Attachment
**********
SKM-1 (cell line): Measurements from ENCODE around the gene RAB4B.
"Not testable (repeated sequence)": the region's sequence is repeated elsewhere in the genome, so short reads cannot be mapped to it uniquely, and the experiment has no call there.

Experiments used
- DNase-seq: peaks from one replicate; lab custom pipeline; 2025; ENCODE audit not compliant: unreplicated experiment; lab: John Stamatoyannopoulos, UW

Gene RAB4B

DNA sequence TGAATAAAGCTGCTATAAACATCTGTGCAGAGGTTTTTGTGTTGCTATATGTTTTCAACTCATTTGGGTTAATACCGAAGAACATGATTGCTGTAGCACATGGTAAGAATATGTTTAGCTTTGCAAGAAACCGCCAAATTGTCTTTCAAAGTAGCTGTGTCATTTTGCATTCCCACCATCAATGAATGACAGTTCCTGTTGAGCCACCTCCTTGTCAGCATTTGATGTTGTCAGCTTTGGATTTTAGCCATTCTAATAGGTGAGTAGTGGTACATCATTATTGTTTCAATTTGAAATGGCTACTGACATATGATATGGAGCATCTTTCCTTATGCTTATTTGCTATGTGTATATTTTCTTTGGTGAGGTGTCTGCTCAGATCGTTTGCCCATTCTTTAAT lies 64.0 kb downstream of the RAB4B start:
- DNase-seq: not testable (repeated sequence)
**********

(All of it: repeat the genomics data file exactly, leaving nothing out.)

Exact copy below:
SKM-1 (cell line): Measurements from ENCODE around the gene RAB4B.
"Not testable (repeated sequence)": the region's sequence is repeated elsewhere in the genome, so short reads cannot be mapped to it uniquely, and the experiment has no call there.

Experiments used
- DNase-seq: peaks from one replicate; lab custom pipeline; 2025; ENCODE audit not compliant: unreplicated experiment; lab: John Stamatoyannopoulos, UW

Gene RAB4B

DNA sequence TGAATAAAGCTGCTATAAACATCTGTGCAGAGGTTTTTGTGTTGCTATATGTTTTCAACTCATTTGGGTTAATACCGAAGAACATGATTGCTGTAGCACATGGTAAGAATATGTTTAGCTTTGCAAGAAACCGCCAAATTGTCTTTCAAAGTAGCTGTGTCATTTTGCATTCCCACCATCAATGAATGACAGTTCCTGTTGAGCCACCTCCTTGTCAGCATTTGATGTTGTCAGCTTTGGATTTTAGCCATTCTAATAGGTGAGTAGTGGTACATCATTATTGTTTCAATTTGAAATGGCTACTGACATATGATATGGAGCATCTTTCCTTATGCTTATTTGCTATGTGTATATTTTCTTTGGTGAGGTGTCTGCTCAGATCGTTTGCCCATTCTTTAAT lies 64.0 kb downstream of the RAB4B start:
- DNase-seq: not testable (repeated sequence)